"Thoughtful...Gordon examines all the familiar features of the story but pays particular attention to the human feelings of jealousy and distrust that affected the trio....She offers perceptive insights into an ancient story whose consequences continue to reverberate."—Judith Chettle, Richmond Times-Dispatch
"A unique look at the Old Testament relationships between and among Abraham; his wife, Sarah; and his mistress, Hagar....Most interesting is Gordon's focus on the exiled, shamed, and shadowed Hagar, whom Gordon elevates to a mystic and prophet....Complex and multilayered....The story speaks to the 21st century....General readers with even a casual interest in religion and its impact on history, as well as on current events, will appreciate the lens through which the author peers."—C. Brian Smith, Library Journal
"Here and there on the front lines of the clash of civilizations, we can glimpse a few pockets of compassion....Gordon implores her readers to ask one of those "what-if" questions that reframe all of our conventional wisdom: "What if Abraham had chased after his mistress and firstborn son, begged Sarah to forgive his betrayal, and urged Hagar to forgive Sarah's jealousy, so that they might raise their sons together? Would we be any better at living in peace?" Gordon's provocative question hints at a more intimate aspect of the story of Hagar. .....The Bible, it has been said, is the least-read best-seller of all times. But there is a whole literature devoted to reconsidering the ancient text, a literature that is full of shocks and surprises, wholly unexpected cross-wirings of religious traditions, and illuminating flashes of insight and wisdom. On that shelf you will find Gordon's book, a superb example of how to approach the Bible."—Jonathan Kirsch,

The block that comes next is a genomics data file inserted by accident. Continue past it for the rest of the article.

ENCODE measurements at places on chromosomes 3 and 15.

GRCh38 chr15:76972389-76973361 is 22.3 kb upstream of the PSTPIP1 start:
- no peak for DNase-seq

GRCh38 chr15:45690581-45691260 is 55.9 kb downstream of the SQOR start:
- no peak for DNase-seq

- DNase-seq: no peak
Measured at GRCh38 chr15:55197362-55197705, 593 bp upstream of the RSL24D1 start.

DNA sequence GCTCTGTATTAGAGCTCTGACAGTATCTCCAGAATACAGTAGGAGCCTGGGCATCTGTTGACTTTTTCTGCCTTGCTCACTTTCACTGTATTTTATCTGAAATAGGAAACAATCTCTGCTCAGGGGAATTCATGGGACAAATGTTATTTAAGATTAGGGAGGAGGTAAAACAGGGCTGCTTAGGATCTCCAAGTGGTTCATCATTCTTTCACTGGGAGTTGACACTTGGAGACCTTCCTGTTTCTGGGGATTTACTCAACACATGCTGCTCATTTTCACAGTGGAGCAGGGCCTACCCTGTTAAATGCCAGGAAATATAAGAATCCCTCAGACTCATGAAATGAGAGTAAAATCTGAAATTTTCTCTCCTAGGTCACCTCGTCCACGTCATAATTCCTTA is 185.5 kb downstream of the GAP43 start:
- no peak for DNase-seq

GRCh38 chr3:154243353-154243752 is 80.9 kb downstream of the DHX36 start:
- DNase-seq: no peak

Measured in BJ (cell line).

"A refreshing viewpoint...Gordon focuses on the roles of Sarah and Hagar, Abraham's wife and concubine, and mothers to two great nations. Acknowledging the short shrift given these two remarkable women, the author provides a closer examination of their roles....Gordon adds something new to an already full body of scholarship on Abraham."—Kirkus Reviews
"Provocative...Gordon gives new power to a woman often left in the shadows. Focusing on Hagar's vision of God in the desert, Gordon argues that Hagar is a prophet and a mystic who names God El-Roi, or "the God of my seeing"....Gordon provides some glimpses of the power of Hagar's story for modern religions."—Publishers Weekly
Praise for Mistress Bradstreet:

"Gordon tells Anne Bradstreet's gripping tale, including hardships and delights, in a clear, lively style."—M.S. Mason and Rebecca Salomonsson, Christian Science Monitor
"A thorough, occasionally whimsical, and hearteningly feminist take on the life of early Puritan pioneer and pundit Anne Bradstreet.—Kirkus Reviews
"A vibrant, engaging, realistic portrayal of early colonial Massachusetts and of its fascinating biographical subject."—Ray Olson, Booklist (starred)
"Gordon has a clear engagement with Bradstreet, and the major accomplishment of this lively biography is in showing that she is as exceptional a person as the 17th-century New England she lived in."—Michael Kenney, Boston Globe

Product Reviews

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  1. 2 Stars Out Of 5
    July 28, 2009